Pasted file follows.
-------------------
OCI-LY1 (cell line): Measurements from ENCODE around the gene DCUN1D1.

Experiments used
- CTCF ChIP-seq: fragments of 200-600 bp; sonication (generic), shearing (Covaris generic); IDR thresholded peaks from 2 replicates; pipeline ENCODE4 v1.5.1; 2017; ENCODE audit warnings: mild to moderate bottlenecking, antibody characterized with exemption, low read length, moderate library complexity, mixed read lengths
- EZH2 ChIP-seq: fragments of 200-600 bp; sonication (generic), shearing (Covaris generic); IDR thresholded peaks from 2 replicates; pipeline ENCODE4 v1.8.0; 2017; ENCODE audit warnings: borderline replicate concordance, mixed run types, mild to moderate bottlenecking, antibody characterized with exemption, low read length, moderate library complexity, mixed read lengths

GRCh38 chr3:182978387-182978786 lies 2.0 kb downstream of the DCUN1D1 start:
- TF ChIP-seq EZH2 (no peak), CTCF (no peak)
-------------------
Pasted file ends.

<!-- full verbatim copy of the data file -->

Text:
OCI-LY1 (cell line): Measurements from ENCODE around the gene DCUN1D1.

Experiments used
- CTCF ChIP-seq: fragments of 200-600 bp; sonication (generic), shearing (Covaris generic); IDR thresholded peaks from 2 replicates; pipeline ENCODE4 v1.5.1; 2017; ENCODE audit warnings: mild to moderate bottlenecking, antibody characterized with exemption, low read length, moderate library complexity, mixed read lengths
- EZH2 ChIP-seq: fragments of 200-600 bp; sonication (generic), shearing (Covaris generic); IDR thresholded peaks from 2 replicates; pipeline ENCODE4 v1.8.0; 2017; ENCODE audit warnings: borderline replicate concordance, mixed run types, mild to moderate bottlenecking, antibody characterized with exemption, low read length, moderate library complexity, mixed read lengths

GRCh38 chr3:182978387-182978786 lies 2.0 kb downstream of the DCUN1D1 start:
- TF ChIP-seq EZH2 (no peak), CTCF (no peak)